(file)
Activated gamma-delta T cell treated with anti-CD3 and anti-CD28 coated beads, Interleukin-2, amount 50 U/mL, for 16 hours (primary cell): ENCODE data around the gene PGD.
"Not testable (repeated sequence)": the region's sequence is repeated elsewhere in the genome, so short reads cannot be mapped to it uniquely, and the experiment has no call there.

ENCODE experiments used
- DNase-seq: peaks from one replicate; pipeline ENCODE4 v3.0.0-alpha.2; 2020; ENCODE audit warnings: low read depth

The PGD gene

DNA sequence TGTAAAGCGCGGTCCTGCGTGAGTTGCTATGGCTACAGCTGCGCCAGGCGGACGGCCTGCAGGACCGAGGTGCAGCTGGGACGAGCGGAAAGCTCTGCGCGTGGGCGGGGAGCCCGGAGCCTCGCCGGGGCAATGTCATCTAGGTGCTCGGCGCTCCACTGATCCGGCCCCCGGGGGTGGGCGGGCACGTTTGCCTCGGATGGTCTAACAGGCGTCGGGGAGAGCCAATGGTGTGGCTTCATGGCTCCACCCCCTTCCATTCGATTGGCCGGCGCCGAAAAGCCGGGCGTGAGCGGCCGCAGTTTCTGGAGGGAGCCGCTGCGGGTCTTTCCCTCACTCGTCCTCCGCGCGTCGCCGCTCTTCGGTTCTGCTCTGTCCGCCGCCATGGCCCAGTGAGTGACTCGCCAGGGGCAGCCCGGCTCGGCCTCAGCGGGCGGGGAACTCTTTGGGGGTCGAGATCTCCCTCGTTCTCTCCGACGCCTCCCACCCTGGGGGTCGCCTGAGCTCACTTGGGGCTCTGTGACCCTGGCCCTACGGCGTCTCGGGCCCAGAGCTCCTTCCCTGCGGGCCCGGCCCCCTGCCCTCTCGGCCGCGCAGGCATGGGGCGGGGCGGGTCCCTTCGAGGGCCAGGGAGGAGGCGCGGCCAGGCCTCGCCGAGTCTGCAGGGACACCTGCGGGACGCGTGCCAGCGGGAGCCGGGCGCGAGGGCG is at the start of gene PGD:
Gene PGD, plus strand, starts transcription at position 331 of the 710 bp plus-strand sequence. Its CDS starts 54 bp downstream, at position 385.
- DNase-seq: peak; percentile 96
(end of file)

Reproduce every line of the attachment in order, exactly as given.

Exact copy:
Activated gamma-delta T cell treated with anti-CD3 and anti-CD28 coated beads, Interleukin-2, amount 50 U/mL, for 16 hours (primary cell): ENCODE data around the gene PGD.
"Not testable (repeated sequence)": the region's sequence is repeated elsewhere in the genome, so short reads cannot be mapped to it uniquely, and the experiment has no call there.

ENCODE experiments used
- DNase-seq: peaks from one replicate; pipeline ENCODE4 v3.0.0-alpha.2; 2020; ENCODE audit warnings: low read depth

The PGD gene

DNA sequence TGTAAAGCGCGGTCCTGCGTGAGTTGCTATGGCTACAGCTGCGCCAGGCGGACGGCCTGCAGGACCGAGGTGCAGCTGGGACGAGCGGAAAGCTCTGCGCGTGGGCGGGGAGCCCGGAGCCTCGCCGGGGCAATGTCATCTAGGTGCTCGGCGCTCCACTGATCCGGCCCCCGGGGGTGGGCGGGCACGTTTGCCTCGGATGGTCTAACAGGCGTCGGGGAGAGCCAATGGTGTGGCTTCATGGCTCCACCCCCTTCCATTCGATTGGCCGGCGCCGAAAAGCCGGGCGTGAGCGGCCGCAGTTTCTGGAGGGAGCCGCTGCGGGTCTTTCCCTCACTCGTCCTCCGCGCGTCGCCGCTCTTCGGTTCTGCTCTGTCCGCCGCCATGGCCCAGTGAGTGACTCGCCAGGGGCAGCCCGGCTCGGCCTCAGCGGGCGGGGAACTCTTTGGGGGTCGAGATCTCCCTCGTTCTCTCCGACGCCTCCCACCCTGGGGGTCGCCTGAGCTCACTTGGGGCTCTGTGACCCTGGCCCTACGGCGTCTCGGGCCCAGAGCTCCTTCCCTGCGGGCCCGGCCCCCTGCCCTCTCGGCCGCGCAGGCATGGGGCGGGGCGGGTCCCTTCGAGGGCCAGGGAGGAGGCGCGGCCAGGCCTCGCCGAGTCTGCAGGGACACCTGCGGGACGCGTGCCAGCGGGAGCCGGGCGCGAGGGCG is at the start of gene PGD:
Gene PGD, plus strand, starts transcription at position 331 of the 710 bp plus-strand sequence. Its CDS starts 54 bp downstream, at position 385.
- DNase-seq: peak; percentile 96